The Crick launches first round of recruitment for clinical group leaders

Petri dish

The Crick is calling on early-career clinician scientists to apply to join our community of biomedical researchers and set up research groups investigating the biology underlying health and disease.

It’s the first time the Crick has formally invited applications from clinicians. They will be recruited jointly with our partner universities, Imperial College London, King’s College London and UCL.

Developing collaborative and multidisciplinary approaches across the clinical, biological, and physical sciences is a key priority of the Crick. We are seeking to develop our medical perspective by recruiting early-career clinician scientists to complement our existing early-career programme.

Applications are being invited from clinician scientists who have completed general and/or specialist medical training and have a relevant PhD and postdoctoral research experience.

Successful candidates will be appointed to the partner university department, but establish their main research base at the Crick for six years. During this time the Crick will provide core-funded research support positions, PhD studentships, consumables, lab space and access to state-of-the-art technology facilities.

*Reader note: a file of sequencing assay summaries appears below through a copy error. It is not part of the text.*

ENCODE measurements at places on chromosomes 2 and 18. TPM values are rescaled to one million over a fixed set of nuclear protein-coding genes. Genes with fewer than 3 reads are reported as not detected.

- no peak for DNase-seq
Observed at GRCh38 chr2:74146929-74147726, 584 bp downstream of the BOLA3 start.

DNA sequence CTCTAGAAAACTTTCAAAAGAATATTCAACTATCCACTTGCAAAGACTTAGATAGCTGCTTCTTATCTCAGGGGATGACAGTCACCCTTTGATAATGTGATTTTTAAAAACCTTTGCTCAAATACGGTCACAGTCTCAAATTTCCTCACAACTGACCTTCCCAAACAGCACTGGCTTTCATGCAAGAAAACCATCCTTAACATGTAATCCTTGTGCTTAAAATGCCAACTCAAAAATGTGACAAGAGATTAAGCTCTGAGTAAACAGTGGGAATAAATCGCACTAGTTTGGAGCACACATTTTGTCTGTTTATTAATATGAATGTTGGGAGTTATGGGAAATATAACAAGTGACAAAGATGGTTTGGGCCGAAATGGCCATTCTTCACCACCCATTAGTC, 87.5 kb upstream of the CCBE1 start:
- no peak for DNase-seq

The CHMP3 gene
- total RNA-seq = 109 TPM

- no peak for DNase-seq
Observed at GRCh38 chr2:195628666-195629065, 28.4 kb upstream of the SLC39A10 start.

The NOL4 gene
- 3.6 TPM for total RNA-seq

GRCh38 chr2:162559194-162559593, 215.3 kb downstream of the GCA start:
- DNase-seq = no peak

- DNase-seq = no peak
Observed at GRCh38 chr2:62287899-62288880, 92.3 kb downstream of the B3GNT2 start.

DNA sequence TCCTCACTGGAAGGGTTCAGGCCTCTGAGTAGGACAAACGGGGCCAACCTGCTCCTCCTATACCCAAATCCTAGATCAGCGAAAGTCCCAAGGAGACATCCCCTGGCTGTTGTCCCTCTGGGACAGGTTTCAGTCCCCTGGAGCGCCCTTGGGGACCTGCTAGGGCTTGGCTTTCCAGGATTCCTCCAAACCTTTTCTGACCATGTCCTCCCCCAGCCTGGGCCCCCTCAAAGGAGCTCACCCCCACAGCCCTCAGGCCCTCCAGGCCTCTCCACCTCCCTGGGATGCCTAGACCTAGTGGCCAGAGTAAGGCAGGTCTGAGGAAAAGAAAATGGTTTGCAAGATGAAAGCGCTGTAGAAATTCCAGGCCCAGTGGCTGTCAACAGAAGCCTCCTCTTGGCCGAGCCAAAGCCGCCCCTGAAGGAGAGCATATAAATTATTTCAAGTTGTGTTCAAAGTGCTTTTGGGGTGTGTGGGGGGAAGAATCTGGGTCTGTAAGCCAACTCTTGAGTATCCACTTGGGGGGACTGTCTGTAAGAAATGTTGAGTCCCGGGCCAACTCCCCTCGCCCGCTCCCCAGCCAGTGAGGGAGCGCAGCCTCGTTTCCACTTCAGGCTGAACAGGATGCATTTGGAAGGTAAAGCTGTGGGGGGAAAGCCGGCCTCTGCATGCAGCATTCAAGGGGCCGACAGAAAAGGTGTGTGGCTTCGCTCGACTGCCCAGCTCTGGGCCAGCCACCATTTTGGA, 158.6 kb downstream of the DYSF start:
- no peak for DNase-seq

Peter Ratcliffe, the Crick’s Clinical Research Director, said “We are recruiting clinician scientists to join our complement of around 100 group leaders. These positions provide a unique opportunity for ambitious young investigators to develop an independent research group in a truly exciting environment.

“Successful candidates will benefit from excellent laboratory support and infrastructure within the institute, and the opportunity to maintain clinical work with one of our university hospital partners.”

Rupert Beale, a clinical researcher who is joining the Crick this year, said “For me this is the perfect opportunity to tackle some of the most difficult and interesting questions in biology.

“My group works at the interface between infection, immunity and cell biology. Realising the medical importance of discoveries made during the course of answering fundamental questions itself constitutes a set of difficult and interesting problems. I’m extremely excited about moving to the best possible environment in which to address these.”

Find out more about the role of group leaders at the Crick and how to apply on our faculty page.

Sign up for our newsletters

Join our mailing lists to receive updates about our latest research and to hear about our free public events and exhibitions.